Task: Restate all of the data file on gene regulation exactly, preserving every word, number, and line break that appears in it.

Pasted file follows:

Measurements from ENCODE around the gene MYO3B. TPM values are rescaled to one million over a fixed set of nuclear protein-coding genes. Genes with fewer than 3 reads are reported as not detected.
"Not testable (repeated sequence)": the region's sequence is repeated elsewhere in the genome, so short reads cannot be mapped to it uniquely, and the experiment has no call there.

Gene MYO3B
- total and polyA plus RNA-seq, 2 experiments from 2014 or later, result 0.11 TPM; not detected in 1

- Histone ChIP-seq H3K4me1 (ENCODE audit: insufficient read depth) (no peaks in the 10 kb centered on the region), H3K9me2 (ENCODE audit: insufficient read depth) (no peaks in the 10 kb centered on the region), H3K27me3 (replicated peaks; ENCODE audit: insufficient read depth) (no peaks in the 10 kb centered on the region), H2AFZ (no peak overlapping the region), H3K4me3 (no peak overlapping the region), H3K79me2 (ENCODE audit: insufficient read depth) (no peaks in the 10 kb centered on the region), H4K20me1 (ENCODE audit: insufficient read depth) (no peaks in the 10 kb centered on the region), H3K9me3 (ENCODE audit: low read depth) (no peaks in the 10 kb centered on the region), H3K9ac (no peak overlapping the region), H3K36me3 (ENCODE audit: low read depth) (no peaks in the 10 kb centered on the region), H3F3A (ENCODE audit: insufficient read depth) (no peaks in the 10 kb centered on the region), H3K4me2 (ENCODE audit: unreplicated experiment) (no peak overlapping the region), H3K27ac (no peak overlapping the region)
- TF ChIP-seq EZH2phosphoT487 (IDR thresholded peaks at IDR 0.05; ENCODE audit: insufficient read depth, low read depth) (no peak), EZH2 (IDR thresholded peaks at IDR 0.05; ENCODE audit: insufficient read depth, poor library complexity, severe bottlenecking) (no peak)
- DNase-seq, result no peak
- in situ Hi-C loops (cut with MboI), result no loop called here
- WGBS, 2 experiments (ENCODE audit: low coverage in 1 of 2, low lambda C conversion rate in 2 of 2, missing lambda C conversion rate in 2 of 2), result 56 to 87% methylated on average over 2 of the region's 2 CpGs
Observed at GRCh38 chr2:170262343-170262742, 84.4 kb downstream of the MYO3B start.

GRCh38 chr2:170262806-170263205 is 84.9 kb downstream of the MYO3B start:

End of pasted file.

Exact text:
Measurements from ENCODE around the gene MYO3B. TPM values are rescaled to one million over a fixed set of nuclear protein-coding genes. Genes with fewer than 3 reads are reported as not detected.
"Not testable (repeated sequence)": the region's sequence is repeated elsewhere in the genome, so short reads cannot be mapped to it uniquely, and the experiment has no call there.

Gene MYO3B
- total and polyA plus RNA-seq, 2 experiments from 2014 or later, result 0.11 TPM; not detected in 1

- Histone ChIP-seq H3K4me1 (ENCODE audit: insufficient read depth) (no peaks in the 10 kb centered on the region), H3K9me2 (ENCODE audit: insufficient read depth) (no peaks in the 10 kb centered on the region), H3K27me3 (replicated peaks; ENCODE audit: insufficient read depth) (no peaks in the 10 kb centered on the region), H2AFZ (no peak overlapping the region), H3K4me3 (no peak overlapping the region), H3K79me2 (ENCODE audit: insufficient read depth) (no peaks in the 10 kb centered on the region), H4K20me1 (ENCODE audit: insufficient read depth) (no peaks in the 10 kb centered on the region), H3K9me3 (ENCODE audit: low read depth) (no peaks in the 10 kb centered on the region), H3K9ac (no peak overlapping the region), H3K36me3 (ENCODE audit: low read depth) (no peaks in the 10 kb centered on the region), H3F3A (ENCODE audit: insufficient read depth) (no peaks in the 10 kb centered on the region), H3K4me2 (ENCODE audit: unreplicated experiment) (no peak overlapping the region), H3K27ac (no peak overlapping the region)
- TF ChIP-seq EZH2phosphoT487 (IDR thresholded peaks at IDR 0.05; ENCODE audit: insufficient read depth, low read depth) (no peak), EZH2 (IDR thresholded peaks at IDR 0.05; ENCODE audit: insufficient read depth, poor library complexity, severe bottlenecking) (no peak)
- DNase-seq, result no peak
- in situ Hi-C loops (cut with MboI), result no loop called here
- WGBS, 2 experiments (ENCODE audit: low coverage in 1 of 2, low lambda C conversion rate in 2 of 2, missing lambda C conversion rate in 2 of 2), result 56 to 87% methylated on average over 2 of the region's 2 CpGs
Observed at GRCh38 chr2:170262343-170262742, 84.4 kb downstream of the MYO3B start.

GRCh38 chr2:170262806-170263205 is 84.9 kb downstream of the MYO3B start: